A tooth extraction (a.k.a. teeth pulling) is the removal of a tooth from the socket in your jawbone. Sometimes, teeth need to be removed for a variety of necessary health reasons.
Tooth extractions may be required for the following reasons:
- Damage – The tooth is irreparable through bad cracks, chips that cannot be repaired through fillings or crowns
- Infection – Occasionally a tooth may become badly infected right to the pulp and cannot be saved through root canal treatment or medications.
- Overcrowding – Some clients have teeth that are too crowded for their small mouth and need to create more space by removing one or more teeth, then realigning them through orthodontic work.
- Gum disease – Advanced periodontal disease can cause the gums to pull away from the teeth, loosening them over time. In such cases, extraction may be necessary.
- Financial concerns – A patient that may require extensive and costly dental work to save a tooth may not be able to afford the expense. Extraction may be the most sensible course of action to prevent the risk of infection or further damage.
What is tooth extraction?
Also known as tooth pulling, tooth extraction is where the dentist removes your natural tooth from the jawbone.
Do I need my tooth extracted?
We recommend you discuss the option of tooth extraction with your dentist. After inspection, your dentist will give you the pros and cons of the procedure (as well as discussing pain relief or even sedation options) and together, you can make an educated decision.
How long does it take to pull a tooth out?
Pulling a tooth out, providing it is a ‘simple extraction’ (meaning: the tooth has already erupted through the gum line in the mouth) is usually fairly straightforward, taking only 15 minutes. However, your appointment will be longer as you will need time to be thoroughly numbed up with anaesthetic before your procedure and a little bit of time afterwards, to recover. Your dentist is likely to advise you rest at home for approximately three days so that the wound can clot and heal.
What is a dry socket?
In about 2% of all tooth extraction cases, some client experience a dry socket, which is where the clot removes itself from the wound. Dry socket can be particularly painful, so if you experience throbbing pain, a nasty taste in your mouth and bad breath, call your dentist immediately. To avoid such a condition, be very gentle with your mouth, avoiding chewing food, spitting, or vigourously rinsing or sucking.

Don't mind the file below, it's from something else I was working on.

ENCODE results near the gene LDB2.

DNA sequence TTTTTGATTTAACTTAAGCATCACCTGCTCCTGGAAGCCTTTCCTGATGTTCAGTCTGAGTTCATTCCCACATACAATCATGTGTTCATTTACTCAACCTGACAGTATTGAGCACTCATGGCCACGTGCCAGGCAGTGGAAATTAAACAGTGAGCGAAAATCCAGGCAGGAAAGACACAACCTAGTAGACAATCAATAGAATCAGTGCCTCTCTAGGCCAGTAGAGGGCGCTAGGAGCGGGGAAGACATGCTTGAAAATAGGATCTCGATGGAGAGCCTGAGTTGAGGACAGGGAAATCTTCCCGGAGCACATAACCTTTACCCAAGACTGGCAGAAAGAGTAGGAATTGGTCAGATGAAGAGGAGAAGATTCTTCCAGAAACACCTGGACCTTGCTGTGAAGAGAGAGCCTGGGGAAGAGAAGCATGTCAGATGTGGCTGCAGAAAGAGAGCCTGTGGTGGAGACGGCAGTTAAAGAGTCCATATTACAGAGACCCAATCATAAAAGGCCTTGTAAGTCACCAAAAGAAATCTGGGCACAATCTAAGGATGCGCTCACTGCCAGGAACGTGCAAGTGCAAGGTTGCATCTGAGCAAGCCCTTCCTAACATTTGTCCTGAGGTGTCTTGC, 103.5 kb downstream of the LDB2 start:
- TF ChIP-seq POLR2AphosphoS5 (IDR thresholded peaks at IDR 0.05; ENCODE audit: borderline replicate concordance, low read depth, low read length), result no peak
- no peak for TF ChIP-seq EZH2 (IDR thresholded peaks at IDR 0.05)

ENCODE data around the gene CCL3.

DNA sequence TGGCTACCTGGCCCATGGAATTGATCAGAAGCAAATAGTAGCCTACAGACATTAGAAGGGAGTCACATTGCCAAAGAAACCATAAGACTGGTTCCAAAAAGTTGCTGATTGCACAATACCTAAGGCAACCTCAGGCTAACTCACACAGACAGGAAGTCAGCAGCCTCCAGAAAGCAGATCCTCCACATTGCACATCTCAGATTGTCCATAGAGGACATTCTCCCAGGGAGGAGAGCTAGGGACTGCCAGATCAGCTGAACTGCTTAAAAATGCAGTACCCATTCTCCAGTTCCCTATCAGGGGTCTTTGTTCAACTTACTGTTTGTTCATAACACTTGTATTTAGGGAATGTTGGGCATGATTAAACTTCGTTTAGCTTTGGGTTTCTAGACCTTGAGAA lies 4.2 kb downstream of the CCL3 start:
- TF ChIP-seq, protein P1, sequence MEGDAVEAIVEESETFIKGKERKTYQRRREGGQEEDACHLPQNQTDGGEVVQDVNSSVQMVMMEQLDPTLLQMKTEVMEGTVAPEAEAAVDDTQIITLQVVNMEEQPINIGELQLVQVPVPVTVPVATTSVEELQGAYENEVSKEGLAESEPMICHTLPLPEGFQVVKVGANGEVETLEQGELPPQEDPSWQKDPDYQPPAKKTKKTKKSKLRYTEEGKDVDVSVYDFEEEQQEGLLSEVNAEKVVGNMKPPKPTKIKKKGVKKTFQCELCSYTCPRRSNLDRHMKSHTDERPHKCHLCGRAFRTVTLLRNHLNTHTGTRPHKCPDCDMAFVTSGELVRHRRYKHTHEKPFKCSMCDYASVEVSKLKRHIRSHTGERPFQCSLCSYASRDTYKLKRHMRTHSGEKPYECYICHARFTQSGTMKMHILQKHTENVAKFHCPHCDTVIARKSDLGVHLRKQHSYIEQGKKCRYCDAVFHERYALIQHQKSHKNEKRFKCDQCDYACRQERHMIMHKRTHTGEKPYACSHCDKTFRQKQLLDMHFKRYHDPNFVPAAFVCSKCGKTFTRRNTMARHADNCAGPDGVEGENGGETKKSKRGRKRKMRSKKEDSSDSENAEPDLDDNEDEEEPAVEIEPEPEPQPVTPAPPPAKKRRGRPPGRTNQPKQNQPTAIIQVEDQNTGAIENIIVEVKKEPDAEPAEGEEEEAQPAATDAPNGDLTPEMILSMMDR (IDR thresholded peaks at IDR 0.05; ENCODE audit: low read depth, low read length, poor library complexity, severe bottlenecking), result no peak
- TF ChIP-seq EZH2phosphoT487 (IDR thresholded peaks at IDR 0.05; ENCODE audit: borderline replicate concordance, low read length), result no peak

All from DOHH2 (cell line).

Will extracting a tooth cure periodontal disease?
No. You may need to have a tooth removed if you have periodontal disease (as an irreparably damaged tooth may be a result of periodontal disease), but this will not treat the underlying disease. Depending on how bad your gum disease is, you may need periodontal surgery or scaling and root planning.
Does getting your teeth pulled out hurt?
Tooth extraction is not nearly as painful as you would think. Your dentist will give you plenty of medication to thoroughly numbed the area for you won’t feel a thing. Afterwards, you may feel some pain in the socket, but you will be given adequate pain medication to cover this.
Will I be awake during my tooth extraction?
Usually, all you will need is local anaesthetic for your tooth extraction. If you are extremely nervous, however, you may request sedation so that you are completely relaxed – or even asleep – at the time of your procedure. Please talk to your dentist about sedation options if you are at all concerned.